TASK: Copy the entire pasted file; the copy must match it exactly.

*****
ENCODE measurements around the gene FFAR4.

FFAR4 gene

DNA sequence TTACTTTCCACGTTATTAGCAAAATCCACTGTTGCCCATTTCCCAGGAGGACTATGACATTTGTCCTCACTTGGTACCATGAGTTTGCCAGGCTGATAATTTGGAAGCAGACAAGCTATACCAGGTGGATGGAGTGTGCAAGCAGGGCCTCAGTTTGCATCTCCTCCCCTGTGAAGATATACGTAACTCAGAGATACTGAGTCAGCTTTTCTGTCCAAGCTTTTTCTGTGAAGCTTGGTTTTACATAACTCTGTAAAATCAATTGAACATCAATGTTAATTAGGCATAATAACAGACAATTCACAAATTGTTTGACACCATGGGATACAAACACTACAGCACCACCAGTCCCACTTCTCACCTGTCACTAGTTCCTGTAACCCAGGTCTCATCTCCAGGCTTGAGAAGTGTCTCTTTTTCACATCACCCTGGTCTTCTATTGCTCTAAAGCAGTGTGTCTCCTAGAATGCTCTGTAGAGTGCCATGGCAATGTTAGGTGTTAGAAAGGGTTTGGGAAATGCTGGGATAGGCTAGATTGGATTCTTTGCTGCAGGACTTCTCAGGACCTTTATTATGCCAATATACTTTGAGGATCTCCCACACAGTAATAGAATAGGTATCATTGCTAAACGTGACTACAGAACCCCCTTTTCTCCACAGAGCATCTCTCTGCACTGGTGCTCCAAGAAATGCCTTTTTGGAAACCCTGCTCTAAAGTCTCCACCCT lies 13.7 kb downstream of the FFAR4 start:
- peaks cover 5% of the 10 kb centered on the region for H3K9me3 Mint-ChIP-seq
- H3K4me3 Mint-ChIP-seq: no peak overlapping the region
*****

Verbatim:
ENCODE measurements around the gene FFAR4.

FFAR4 gene

DNA sequence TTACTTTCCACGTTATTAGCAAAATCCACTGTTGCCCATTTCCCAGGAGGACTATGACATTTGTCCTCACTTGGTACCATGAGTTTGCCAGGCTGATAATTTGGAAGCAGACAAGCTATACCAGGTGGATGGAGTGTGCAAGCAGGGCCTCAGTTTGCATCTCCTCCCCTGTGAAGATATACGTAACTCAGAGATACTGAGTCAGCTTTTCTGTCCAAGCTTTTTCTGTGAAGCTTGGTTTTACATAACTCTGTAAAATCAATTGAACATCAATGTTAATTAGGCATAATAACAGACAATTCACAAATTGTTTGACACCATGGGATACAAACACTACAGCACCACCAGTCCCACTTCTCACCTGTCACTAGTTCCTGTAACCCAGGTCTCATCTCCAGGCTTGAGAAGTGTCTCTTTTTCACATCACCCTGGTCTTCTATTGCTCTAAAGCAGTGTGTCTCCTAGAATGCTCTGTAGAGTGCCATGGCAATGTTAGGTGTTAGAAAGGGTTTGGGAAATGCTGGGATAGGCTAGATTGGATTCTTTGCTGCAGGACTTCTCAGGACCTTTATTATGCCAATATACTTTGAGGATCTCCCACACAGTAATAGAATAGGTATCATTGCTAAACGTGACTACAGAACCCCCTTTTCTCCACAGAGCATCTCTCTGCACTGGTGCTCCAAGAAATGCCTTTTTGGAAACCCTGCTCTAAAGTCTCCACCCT lies 13.7 kb downstream of the FFAR4 start:
- peaks cover 5% of the 10 kb centered on the region for H3K9me3 Mint-ChIP-seq
- H3K4me3 Mint-ChIP-seq: no peak overlapping the region